The decision to divorce may be one of the hardest decisions you ever make. Because of the consequences, it should never be made quickly. A divorce not only dissolves a legal relationship, but it may significantly change the entire family dynamic. However, if you believe your marriage is irretrievably broken and divorce is your best course of action, here are three things to remember before filing your lawsuit in South Carolina.
1.Grounds for Divorce
To obtain a divorce in South Carolina, you have to have “grounds” for the divorce, that is, a legal reason for the divorce. There is the “no-fault” ground, or one of the four “fault” grounds. A “no-fault” divorce refers to where the parties have lived separately, in different households, for at least one year, without reconciling at all. Even if you cannot agree on other issues such as custody or property division, for example, you can still proceed with a “no-fault” ground divorce so long as you meet the criteria above.
A fault ground for divorce means you have to prove one (or more) of the following:
- Habitual drunkenness or abuse of narcotics (prescription or over-the-counter) when the alcohol or drug abuse negatively affects the marriage
- Physical abuse or cruelty where the abuse is so severe or it “shocks the conscience”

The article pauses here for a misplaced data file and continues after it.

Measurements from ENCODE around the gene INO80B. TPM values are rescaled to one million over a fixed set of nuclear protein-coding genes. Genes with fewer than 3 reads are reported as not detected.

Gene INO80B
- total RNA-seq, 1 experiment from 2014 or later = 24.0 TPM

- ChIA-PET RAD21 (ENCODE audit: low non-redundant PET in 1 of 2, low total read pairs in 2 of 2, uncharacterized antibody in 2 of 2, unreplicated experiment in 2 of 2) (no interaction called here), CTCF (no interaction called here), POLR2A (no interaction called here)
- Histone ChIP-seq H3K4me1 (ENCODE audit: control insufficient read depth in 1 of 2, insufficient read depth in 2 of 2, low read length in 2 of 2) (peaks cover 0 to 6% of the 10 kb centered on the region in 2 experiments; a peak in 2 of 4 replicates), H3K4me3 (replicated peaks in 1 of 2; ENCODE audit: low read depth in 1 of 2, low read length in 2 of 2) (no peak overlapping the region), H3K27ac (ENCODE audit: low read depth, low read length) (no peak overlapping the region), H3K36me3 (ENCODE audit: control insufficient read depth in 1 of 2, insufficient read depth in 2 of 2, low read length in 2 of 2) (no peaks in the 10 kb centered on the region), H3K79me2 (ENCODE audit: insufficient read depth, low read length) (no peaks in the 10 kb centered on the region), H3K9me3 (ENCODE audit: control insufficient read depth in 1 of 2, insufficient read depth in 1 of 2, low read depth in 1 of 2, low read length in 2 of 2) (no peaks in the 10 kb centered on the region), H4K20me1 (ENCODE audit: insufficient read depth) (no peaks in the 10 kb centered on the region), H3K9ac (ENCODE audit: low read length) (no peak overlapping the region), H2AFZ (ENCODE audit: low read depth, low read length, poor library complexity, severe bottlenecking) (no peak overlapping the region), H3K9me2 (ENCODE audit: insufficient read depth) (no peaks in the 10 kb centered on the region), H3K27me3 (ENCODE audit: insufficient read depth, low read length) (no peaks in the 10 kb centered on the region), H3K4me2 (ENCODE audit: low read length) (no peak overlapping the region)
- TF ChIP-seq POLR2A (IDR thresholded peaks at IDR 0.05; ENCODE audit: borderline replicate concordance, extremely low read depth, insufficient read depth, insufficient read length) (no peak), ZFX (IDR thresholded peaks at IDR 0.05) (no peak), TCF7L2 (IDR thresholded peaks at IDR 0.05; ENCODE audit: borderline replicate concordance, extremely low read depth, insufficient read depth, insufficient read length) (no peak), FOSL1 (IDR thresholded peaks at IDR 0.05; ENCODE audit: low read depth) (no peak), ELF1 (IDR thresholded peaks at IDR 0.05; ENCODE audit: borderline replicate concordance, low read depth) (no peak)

- Desertion for at least one year, which means that a spouse left the marriage and cannot be found
To obtain a divorce based on a fault ground requires a higher burden of proof. You have to prove the fault ground by clear and convincing evidence.
2. Put the Brakes on Dating!
Dating, even during a mutual separation, could have very real negative consequences. For instance, exposing your children to your romantic partners could affect whether or not you get custody of the children or it may affect your visitation with the children.
You waive any right you might have to receive alimony or support from your spouse if you commit adultery before you and your spouse have reached and signed a formal written property or marital settlement agreement, or you have obtained a permanent court order of separate maintenance and support, or a permanent court order approving a property or marital settlement agreement.
3. DIY Divorce is Harder Than it Seems
It is tempting to try to navigate a divorce on your own to save money and time. However, a DYI divorce is only appropriate if you meet the criteria of a simple divorce. A simple divorce is one where you are getting the divorce on a “no-fault” ground; there are no children or you have reached a complete agreement on custody, child support, and visitation; you do not own any property or have any debt, or you have completely and fairly divided the property and debt; and neither spouse is pregnant or has given birth to a child during the separation. In addition to this criterion, the court must find that your agreement is fair and reasonable to each party and it is in your children’s best interest.
Most divorces are complex, and the divorce process is often complicated by hurt feelings on either side. These cases require specific and knowledgeable legal counsel. Failing to obtain the right attorney for your matter could mean obtaining a result that is not favorable to you or your children.
You don’t have to face this alone. For the experience you can trust and the compassion you need, contact McCutchen McLean, LLC, for guidance through every step of the divorce process.